Saturday, March 17, 2012

Jonquils, jonquils. . .

". . . I had malarial fever all that spring. The change of climate from East Tennessee to the Delta - weakened resistance - I had a little temperature all the time - not enough to be serious - just enough to make me restless and giddy! - Invitations poured in - parties all over the Delta! - "Stay in bed," said Mother, "you have fever!" - but I just wouldn't - I took quinine but kept on going, going! - Evenings, dances! - Afternoons, long, long rides! Picnics - lovely! - So lovely, that country in May - All lacy with dogwood, literally flooded with jonquils! - That was the spring I had the craze for jonquils. Jonquils became an absolute obsession. Mother said "Honey, there's no more room for jonquils." And still I kept on bringing in more jonquils. Whenever, wherever I saw them, I'd say, "Stop! Stop! I see jonquils!" I made the young men help me gather the jonquils! It was a joke. Amanda and her jonquils! Finally there were no more vases to hold them, every available space was filled with jonquils. No vases to hold them? All right, I'll hold them myself!"


I'd be rich

From demo tapes to Mrs. Fields: a Canadian success story

(From Wikipedia: Barenaked Ladies) The full band's first commercial release was 1991's The Yellow Tape. It was a demo tape originally created for the band's performance at South by Southwest and was the first recording to feature all five members.[3] They spent between $2000 and $3000 on it, and sent a copy to all the labels in Canada; they were refused by all of them.[6] The band turned to selling them off the stage, and wound up selling a lot of them. Word of mouth spread, and people began asking for the tape in local stores. The stores began asking the band for copies of the tape, and the demo tape became a commercial release.[6] Sales began to snowball based simply on word of mouth and their live shows, and the tape became the first indie release by any band to achieve platinum status (100,000 copies) in Canada.[2]

OK den. Dis is an example of how someone can "epublish", or take things into their own hands, because the "establishment" has turned them aside over and over again as "not commercially viable".

This storylet is carved from a much larger (read: too bejesusly larger) entry in Wikipedia recounting the phenomenal success of the "alternative" Canadian band Barenaked Ladies. Essentially this was a garage band with some very talented kids on-board, and it just evolved. By the time their first "official" album came out (with the nonsensical title Gordon), their star wasn't just rising, it was skyrocketing.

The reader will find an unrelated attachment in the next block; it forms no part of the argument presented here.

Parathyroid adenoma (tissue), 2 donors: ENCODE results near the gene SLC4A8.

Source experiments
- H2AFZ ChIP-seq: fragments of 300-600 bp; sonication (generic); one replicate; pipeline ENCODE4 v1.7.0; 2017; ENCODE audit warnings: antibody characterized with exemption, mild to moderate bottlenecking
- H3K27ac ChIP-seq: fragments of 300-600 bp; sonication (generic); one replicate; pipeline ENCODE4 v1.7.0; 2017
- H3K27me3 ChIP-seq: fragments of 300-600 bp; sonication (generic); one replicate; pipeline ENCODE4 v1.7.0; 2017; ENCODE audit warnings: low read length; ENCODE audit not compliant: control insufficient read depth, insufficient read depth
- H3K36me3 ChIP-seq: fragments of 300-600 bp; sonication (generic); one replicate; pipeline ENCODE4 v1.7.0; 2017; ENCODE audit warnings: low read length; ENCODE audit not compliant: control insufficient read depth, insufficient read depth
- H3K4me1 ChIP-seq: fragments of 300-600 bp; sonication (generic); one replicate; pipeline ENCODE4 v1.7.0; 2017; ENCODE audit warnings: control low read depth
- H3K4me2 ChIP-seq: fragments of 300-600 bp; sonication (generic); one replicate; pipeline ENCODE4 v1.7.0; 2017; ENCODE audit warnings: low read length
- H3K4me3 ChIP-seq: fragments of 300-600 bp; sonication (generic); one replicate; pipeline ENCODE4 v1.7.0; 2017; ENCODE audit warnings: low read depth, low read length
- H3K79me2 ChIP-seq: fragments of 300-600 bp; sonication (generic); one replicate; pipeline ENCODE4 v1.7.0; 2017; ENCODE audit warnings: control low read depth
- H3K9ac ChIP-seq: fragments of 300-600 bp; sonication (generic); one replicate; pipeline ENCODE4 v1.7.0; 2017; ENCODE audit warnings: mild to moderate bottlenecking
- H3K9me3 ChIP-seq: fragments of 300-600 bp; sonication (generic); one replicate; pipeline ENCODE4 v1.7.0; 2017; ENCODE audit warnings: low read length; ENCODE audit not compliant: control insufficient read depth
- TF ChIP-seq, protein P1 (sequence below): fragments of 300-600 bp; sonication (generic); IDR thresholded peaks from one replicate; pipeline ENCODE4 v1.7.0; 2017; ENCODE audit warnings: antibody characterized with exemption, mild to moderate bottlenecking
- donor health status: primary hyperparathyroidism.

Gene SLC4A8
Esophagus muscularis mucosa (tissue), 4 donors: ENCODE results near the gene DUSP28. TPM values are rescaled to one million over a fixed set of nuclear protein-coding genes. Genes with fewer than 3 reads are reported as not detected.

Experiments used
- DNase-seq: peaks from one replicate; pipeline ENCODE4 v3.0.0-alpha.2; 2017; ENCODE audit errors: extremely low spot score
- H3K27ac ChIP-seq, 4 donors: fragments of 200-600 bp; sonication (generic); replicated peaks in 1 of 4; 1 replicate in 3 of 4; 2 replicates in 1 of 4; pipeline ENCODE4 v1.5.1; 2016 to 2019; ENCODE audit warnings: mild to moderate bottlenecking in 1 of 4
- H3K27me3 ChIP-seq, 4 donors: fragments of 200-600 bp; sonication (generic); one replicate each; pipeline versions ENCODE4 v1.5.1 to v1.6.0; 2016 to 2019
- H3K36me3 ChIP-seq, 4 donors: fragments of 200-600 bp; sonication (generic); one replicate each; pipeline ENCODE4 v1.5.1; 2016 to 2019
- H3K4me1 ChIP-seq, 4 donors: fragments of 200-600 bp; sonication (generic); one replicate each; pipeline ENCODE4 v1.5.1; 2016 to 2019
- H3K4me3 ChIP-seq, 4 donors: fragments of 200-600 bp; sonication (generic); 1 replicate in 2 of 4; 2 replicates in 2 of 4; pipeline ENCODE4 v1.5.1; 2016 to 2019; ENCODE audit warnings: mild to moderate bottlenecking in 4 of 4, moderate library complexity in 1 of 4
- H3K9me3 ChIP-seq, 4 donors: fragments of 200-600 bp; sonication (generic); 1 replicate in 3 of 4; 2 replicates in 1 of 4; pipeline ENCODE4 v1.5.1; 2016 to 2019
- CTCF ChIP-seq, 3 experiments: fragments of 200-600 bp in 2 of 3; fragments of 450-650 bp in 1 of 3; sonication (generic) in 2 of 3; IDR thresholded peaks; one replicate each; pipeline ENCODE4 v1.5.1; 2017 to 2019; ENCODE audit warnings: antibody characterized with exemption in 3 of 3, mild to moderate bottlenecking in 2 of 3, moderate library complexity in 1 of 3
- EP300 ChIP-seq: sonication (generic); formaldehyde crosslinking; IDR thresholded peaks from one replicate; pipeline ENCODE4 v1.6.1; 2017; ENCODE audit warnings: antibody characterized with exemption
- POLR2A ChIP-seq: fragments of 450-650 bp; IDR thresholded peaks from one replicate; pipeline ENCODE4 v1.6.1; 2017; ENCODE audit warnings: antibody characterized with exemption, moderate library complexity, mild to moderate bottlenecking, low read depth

More than any other music of that time, I remember Gordon because we played it to death in the early '90s when my kids were teenagers still living at home, and we all liked it, even my husband who didn't like anything. We loved the goofball lyrics ("this is me in Grade 9") and oddball concepts ("be my Yoko Ono"). We especially loved Steve, the fat guy who danced around wildly in shorts and just seemed to rule in this sublimely dorky Canadian universe.

And yes, it was a tape, just like the tapes them guys sold right off the stage. That's kind of like handing out cookies and ending up as Mrs. Fields.

What brought all this to mind? Yesterday I got fiddling around with the lyrics to a superb song, Bittersweet, by another dork-ish band of the same era called Moxy Fruvous. I don't know what MF is doing these days, if anything, but I don't hear of them much (while the Nakes, as I call them, are busy recording theme songs for the likes of the wildly popular sitcom The Big Bang Theory). Moxy Fruvous was obviously a Nake wanna-be, and as far as I'm concerned they never quite made it. The imitation was too obvious in songs like King of Spain ("Once I was the King of Spain/And now I work at the Pizza Pizza")and My Baby Loves a Bunch of Authors, often played at literary conventions during lunch break to induce tea-splattering titters.  Anyway, Mox, as I call them, had one really good song and then went who-knows-where.

No, I haven't really kept up with the Nakes cuzzadafact that when Steven Page left (and was since involved in some sort of cocaine sting just before releasing his children's book), I sat there cross-legged for three days throwing ashes over my head. Without Steve and his good-natured goof persona, it just wasn't the same.

Gordon, as I look back on it, was remarkable because it had no duds. You could listen to all of them. Nobody was doing this, this whatever-it-was, dorky high school memories with the odd bit of poignancy around the edges.  I could post any of them, really, but I think I'll pi-i-i-i-i-i-i-i-i-i-i-ck . . . this one.